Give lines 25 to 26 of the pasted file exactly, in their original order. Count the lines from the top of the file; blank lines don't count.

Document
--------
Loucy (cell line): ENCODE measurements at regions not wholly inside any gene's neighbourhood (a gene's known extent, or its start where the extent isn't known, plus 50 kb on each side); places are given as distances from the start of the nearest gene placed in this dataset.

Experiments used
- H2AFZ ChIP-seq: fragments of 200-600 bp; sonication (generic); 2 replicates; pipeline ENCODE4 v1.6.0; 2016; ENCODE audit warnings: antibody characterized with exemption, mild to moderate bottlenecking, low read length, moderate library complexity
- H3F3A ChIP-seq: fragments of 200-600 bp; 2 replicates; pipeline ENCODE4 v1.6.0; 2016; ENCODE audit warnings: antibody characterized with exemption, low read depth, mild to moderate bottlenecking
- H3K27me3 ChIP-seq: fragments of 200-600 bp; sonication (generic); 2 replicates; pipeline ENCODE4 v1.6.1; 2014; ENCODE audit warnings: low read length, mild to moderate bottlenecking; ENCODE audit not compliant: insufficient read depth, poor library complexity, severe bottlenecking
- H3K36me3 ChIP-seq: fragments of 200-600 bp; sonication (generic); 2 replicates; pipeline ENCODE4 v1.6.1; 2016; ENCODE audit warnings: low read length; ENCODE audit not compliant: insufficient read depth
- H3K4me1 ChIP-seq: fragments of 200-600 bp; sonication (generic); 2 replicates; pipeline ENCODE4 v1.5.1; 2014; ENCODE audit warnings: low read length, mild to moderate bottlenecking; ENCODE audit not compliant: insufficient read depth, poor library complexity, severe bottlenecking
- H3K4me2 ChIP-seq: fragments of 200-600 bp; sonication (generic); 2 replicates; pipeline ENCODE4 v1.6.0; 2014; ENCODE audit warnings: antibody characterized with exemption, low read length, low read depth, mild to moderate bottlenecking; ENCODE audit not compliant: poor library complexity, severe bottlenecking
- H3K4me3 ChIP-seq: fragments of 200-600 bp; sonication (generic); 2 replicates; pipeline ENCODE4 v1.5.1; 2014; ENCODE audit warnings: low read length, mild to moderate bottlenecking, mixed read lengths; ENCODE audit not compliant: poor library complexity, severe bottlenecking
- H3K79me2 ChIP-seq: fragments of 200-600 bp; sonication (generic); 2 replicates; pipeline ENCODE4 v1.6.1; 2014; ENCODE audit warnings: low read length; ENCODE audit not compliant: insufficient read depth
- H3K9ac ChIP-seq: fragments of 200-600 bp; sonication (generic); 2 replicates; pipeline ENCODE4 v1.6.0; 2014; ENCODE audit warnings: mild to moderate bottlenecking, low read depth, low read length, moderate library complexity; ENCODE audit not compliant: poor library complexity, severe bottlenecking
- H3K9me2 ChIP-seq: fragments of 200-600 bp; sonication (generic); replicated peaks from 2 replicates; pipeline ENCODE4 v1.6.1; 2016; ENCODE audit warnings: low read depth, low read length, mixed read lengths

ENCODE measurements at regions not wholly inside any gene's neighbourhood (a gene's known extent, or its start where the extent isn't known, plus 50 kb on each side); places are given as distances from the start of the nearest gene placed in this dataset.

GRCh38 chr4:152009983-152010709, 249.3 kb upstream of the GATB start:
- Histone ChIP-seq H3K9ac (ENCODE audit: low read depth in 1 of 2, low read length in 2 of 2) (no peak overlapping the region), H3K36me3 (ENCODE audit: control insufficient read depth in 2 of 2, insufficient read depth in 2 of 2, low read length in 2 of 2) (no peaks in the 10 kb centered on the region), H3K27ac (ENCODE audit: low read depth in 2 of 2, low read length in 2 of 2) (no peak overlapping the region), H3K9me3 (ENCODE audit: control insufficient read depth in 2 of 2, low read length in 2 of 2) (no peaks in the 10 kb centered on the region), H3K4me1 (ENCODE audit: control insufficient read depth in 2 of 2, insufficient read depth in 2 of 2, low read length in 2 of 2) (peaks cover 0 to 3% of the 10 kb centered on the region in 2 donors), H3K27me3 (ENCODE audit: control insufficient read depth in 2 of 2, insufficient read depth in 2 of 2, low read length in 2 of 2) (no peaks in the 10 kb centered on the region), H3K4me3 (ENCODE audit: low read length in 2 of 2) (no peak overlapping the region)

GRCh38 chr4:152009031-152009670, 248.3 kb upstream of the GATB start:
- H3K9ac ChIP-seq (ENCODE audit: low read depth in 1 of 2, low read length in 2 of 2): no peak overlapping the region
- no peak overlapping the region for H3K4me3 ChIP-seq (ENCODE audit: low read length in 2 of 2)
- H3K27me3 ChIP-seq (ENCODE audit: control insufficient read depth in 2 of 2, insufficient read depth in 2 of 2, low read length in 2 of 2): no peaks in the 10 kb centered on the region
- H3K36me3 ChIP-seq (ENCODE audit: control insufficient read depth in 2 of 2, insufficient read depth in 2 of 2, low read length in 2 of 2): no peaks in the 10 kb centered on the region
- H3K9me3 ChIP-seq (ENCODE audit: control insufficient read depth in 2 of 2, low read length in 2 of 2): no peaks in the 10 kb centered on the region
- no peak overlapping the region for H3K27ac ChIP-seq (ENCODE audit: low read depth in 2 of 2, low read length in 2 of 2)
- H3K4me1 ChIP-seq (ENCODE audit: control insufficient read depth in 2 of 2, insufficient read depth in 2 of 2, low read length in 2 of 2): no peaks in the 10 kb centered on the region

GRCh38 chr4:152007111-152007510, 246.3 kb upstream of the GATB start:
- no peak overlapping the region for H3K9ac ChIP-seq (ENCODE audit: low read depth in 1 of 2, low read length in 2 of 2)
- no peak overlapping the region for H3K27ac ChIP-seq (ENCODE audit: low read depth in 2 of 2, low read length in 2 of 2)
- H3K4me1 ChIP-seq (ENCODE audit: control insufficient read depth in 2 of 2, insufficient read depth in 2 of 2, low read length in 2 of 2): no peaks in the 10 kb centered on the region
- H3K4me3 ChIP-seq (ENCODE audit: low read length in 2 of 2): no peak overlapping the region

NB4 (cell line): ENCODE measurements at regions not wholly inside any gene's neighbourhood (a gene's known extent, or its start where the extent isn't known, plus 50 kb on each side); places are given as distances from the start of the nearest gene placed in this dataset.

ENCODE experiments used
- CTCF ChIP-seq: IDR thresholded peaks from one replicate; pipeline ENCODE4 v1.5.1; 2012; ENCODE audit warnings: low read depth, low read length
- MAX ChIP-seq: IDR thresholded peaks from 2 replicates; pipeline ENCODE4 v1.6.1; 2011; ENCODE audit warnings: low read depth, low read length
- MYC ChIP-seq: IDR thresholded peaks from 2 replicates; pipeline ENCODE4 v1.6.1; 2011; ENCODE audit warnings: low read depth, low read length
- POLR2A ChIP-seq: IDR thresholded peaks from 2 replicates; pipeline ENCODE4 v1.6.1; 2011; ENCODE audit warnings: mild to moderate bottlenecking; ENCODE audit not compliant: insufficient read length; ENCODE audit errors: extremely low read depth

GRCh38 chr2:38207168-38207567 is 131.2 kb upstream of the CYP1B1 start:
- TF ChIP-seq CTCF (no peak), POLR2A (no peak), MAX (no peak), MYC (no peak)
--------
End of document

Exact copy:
- no peak overlapping the region for H3K9ac ChIP-seq (ENCODE audit: low read depth in 1 of 2, low read length in 2 of 2)
- no peak overlapping the region for H3K27ac ChIP-seq (ENCODE audit: low read depth in 2 of 2, low read length in 2 of 2)